Warm Southern Breeze

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Posts Tagged ‘school to prison pipeline’

50 Years Of Failure – Total Wa$te Of Time And Money

Posted by Warm Southern Breeze on Thursday, June 17, 2021

How long does it take to see a failed social experiment for what it is – a total, abysmal failure, which has taken a wrecking ball to society?

Apparently, at least 50 years.

We learned much more quickly with beverage alcohol.


The War On Drugs: 50 Years Later

After 50 Years Of The War On Drugs, “What Good Is It Doing For Us?”

https://www.npr.org/2021/06/17/1006495476/after-50-years-of-the-war-on-drugs-what-good-is-it-doing-for-us

When Aaron Hinton walked through the housing project in Brownsville on a recent summer afternoon, he voiced love and pride for this tight-knit, but troubled working-class neighborhood in New York City where he grew up.

He pointed to a community garden, the lush plots of vegetables and flowers tended by volunteers, and to the library where he has led after-school programs for kids.

But he also expressed deep rage and sorrow over the scars left by the nation’s 50-year-long War on Drugs. “What good is it doing for us?,” Hinton asked.

As the United States’ harsh approach to drug use and addiction hits the half-century milestone, this question is being asked by a growing number of lawmakers, public health experts and community leaders.

In many parts of the U.S., some of the most severe policies implemented during the drug war are being scaled back or scrapped altogether.

Hinton, a 37-year-old community organizer and activist, said the reckoning is long overdue. He described watching Black men like himself get caught up in drugs year after year and swept into the nation’s burgeoning prison system.

“They’re spending so much money on these prisons to keep kids locked up. They don’t even spend a fraction of that money sending them to college or some kind of school,”  said Hinton, shaking his head.

Republican President Richard Nixon explains aspects of the special message sent to the Congress, June 17, 1971, asking for an extra $155 million for a new program to start his infamous social experiment which he called the “War on Drugs.” He labeled addiction and drug misuse “a national emergency” and said the money would be used to “tighten the noose around the necks of drug peddlers and thereby loosen the noose around the necks of drug users.” In 50 years, his plan has proven to be an abysmal failure. Behind him on the LEFT is Egil Krogh, Deputy Director of the Domestic Council. At right is Dr. Jerome Jaffe, MD who Nixon recruited to lead a new drug strategy. (AP Photo/Harvey Georges)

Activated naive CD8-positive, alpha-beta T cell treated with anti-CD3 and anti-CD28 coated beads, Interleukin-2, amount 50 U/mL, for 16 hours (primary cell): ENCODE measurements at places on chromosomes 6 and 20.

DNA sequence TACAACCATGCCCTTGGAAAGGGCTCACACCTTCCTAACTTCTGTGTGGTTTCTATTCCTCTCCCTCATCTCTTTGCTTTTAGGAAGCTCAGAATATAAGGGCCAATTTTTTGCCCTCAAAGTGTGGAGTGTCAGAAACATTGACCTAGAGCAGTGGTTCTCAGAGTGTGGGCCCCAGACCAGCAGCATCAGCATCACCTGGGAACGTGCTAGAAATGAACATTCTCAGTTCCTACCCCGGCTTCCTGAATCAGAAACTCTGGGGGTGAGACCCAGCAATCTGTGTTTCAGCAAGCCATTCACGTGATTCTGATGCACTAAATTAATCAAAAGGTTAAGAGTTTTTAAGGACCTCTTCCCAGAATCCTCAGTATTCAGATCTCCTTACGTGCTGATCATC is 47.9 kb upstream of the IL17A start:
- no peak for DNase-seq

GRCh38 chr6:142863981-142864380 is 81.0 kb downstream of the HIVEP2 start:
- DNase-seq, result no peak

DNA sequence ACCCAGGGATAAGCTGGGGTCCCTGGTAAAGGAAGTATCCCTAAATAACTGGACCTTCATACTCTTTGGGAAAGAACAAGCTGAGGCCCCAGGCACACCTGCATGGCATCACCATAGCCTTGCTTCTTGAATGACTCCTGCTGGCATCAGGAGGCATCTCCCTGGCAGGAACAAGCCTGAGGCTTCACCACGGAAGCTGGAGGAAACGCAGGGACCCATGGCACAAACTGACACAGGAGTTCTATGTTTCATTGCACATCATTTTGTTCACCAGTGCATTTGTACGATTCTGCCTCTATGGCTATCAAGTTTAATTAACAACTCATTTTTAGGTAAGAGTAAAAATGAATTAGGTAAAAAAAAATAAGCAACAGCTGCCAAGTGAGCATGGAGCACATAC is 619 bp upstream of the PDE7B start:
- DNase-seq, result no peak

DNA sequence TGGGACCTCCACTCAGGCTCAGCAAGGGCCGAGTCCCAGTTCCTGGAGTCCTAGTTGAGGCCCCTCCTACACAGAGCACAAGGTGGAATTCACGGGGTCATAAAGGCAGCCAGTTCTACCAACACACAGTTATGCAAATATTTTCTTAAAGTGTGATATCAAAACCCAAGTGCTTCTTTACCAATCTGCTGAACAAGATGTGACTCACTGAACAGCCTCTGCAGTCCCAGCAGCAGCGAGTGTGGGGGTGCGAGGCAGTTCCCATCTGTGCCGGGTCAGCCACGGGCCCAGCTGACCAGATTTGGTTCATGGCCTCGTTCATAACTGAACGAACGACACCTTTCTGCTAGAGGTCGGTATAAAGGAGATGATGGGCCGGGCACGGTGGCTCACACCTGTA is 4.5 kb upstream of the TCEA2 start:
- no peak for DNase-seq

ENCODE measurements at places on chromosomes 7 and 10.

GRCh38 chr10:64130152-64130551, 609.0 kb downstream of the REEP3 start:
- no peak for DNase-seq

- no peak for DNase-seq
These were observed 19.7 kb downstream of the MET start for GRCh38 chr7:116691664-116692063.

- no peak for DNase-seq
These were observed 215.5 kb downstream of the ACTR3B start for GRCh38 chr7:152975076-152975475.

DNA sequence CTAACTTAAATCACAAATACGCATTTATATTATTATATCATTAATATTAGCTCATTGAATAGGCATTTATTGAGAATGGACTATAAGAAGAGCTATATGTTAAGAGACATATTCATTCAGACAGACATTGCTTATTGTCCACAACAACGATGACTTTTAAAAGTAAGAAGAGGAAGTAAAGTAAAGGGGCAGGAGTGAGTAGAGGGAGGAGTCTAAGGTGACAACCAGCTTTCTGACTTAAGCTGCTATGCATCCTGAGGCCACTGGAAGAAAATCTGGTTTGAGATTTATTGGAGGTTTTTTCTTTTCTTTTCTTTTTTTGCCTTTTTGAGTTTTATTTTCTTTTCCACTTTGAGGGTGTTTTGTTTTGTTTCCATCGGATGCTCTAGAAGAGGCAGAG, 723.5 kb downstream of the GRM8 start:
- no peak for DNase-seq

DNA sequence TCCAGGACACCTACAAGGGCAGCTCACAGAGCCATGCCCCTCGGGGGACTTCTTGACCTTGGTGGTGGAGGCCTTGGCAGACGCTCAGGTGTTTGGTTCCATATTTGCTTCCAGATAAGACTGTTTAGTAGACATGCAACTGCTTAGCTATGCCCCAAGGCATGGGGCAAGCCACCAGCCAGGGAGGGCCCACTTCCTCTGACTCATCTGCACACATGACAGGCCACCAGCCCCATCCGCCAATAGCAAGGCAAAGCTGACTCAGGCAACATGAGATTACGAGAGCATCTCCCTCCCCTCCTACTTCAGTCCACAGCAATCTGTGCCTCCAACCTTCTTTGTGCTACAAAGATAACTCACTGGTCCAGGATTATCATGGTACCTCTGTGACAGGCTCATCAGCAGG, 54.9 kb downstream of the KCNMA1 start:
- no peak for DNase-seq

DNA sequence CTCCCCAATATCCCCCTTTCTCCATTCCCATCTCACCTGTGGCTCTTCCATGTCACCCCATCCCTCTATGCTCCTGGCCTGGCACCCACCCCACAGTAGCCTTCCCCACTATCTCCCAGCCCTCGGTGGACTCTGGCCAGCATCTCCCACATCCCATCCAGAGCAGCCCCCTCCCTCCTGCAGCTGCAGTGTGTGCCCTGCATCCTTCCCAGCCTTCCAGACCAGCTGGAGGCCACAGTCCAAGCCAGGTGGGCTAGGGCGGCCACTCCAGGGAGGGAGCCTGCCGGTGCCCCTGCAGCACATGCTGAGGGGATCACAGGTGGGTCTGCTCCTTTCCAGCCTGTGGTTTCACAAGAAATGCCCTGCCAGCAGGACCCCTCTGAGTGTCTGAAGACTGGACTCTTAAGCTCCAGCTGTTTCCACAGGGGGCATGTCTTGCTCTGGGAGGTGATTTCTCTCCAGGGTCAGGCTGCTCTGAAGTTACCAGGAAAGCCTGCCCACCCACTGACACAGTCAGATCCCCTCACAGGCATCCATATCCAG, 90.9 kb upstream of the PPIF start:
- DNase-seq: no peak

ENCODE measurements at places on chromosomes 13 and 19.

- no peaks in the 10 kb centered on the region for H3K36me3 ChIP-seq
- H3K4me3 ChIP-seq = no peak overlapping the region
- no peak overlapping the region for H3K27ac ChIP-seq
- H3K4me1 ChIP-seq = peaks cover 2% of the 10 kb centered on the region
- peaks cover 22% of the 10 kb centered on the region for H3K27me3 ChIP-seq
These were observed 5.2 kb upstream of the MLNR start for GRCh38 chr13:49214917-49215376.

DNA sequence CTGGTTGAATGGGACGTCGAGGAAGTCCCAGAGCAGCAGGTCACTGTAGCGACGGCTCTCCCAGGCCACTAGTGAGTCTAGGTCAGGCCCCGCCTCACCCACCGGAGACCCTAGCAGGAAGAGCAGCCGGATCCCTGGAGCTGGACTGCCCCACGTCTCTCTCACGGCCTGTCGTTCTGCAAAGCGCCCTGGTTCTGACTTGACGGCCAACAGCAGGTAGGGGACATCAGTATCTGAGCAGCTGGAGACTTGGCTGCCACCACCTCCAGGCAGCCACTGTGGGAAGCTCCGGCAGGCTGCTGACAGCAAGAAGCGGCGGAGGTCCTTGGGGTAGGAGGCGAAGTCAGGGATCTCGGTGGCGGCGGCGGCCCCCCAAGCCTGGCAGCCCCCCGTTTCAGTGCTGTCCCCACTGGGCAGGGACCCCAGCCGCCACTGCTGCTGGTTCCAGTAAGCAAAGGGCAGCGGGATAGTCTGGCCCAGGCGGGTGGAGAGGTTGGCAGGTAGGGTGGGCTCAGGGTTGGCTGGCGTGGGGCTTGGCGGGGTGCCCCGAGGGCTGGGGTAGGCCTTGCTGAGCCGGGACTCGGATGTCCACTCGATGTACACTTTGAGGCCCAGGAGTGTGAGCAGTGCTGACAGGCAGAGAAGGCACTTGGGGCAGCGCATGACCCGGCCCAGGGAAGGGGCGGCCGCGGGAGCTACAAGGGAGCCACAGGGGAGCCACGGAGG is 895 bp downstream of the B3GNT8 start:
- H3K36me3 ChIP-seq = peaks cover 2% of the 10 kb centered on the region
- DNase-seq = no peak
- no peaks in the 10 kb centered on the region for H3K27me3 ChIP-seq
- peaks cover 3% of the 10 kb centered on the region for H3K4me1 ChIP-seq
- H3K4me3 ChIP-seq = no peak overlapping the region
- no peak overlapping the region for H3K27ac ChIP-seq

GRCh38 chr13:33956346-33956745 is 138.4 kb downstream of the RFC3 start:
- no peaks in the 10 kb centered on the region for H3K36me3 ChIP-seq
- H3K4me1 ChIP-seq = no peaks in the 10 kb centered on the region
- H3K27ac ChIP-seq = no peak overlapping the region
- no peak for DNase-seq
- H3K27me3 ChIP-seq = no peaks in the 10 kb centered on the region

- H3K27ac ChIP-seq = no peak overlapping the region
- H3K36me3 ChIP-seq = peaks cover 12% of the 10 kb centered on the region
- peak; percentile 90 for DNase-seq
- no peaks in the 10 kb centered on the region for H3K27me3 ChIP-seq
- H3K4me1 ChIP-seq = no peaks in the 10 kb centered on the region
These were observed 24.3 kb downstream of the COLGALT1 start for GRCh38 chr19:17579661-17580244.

Hinton has lived his whole life under the drug war. He said Brownsville needed help coping with cocaine, heroin and drug-related crime that took root here in the 1970s and 1980s.

His own family was scarred by addiction.

“I’ve known my mom to be a drug user my whole entire life. She chose to run the streets and left me with my great-grandmother,” Hinton said.

Four years ago, his mom overdosed and died after taking prescription painkillers, part of the opioid epidemic that has killed hundreds of thousands of Americans.

Hinton said her death sealed his belief that tough drug war policies and aggressive police tactics would never make his family or his community safer.

The nation pivots (slowly) as evidence mounts against the drug war

During months of interviews for this project, NPR found a growing consensus across the political spectrum — including among some in law enforcement — that the drug war simply didn’t work.

“We have been involved in the failed War on Drugs for so very long,” said retired Major Neill Franklin, a retired Major with the Baltimore City Police and the Maryland State Police who led drug task forces for years.

During a press conference this week, he said, Read the rest of this entry »

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